Michelle Bolsonaro, wife of Brazilian President Jair Bolsonaro, has tested positive for coronavirus. Credit:Getty Images

The statement said she appeared to be in good health, but would follow established protocols.

President Bolsonaro told reporters on July 7 he had been diagnosed with the coronavirus and was then confined to the presidential palace in capital Brasilia for more than two weeks. He announced he tested negative on Saturday.

He participated in his first public event on Wednesday, to recognise rural women workers, along with his wife. They were joined by Agriculture Minister Tereza Cristina and the minister of women, family and human rights, Damares Alves.

Herman Cain dies from coronavirus

Former Republican presidential candidate Herman Cain has died after battling the coronavirus. He was 74.


A post on Cain’s Twitter account announced the death on Thursday morning, US time. Cain had been ill with the virus for several weeks and was hospitalised in Atlanta earlier this month.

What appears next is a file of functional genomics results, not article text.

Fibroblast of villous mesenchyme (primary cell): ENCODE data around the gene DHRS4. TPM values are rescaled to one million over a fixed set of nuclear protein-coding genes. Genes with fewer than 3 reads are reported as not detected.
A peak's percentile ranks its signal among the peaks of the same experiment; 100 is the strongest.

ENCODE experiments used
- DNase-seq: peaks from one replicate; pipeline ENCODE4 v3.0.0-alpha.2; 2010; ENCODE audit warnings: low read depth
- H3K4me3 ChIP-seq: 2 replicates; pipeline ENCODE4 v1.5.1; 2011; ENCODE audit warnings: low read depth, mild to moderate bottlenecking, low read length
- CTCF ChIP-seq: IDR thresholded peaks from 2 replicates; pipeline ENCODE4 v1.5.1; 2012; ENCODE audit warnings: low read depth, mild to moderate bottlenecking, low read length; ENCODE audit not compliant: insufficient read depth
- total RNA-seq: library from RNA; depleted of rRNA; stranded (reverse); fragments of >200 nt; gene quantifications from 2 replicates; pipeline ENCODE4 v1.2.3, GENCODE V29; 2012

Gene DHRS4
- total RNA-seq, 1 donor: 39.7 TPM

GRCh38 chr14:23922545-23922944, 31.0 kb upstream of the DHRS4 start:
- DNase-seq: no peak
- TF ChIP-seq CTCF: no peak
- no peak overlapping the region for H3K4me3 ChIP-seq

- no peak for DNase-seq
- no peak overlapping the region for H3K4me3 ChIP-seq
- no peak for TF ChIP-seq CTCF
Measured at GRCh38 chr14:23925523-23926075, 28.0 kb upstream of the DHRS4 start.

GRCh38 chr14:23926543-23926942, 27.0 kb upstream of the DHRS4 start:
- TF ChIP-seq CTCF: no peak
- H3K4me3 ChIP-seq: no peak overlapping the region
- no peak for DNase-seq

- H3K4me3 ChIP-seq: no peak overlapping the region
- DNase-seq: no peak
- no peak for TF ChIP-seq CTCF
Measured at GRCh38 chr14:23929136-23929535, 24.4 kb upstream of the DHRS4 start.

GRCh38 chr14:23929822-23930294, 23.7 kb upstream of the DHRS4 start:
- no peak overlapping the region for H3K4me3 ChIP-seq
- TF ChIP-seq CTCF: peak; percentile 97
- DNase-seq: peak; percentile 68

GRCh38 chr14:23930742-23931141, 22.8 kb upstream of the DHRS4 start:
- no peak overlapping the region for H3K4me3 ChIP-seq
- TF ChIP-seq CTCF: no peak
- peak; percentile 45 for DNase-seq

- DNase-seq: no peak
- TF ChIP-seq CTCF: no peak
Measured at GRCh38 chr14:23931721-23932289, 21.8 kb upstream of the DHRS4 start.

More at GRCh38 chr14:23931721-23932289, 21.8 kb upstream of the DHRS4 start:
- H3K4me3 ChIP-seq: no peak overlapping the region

It was not clear when or where he was infected, but he was hospitalised less than two weeks after attending President Donald Trump’s campaign rally in Tulsa, Oklahoma, in June.

Mexico deaths point to cases in the millions

In a day or two, Mexico will overtake the UK as the hotspot with the third-highest number of COVID-19 deaths globally. In a nation with relatively low reported infections, that’s a major red flag.

Based on official tallies, one out of every nine people diagnosed with the disease in Mexico dies. According to Amesh A Adalja, an infectious disease specialist at Johns Hopkins Centre for Health Security, that would mean either the virus is far deadlier in Mexico than elsewhere — and there’s no reason to think that’s the case — or the reported number of infections is a gross under-count.


With the data available worldwide, as imperfect as it may be, Adalja says it’s fair to estimate an average mortality rate of 0.6 per cent for the disease. Applying that ratio to Mexico’s fatality figures, the actual case count may be closer to 7.1 million. Although many of those would likely be mild or asymptomatic, they could still be contagious, he said.

Mexico’s deaths from the virus totals 44,876, half that of Brazil’s, which has over six times as many cases. Mexican infections stand at just 402,697 versus 2.48 million in Brazil.

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Reuters, AP, Bloomberg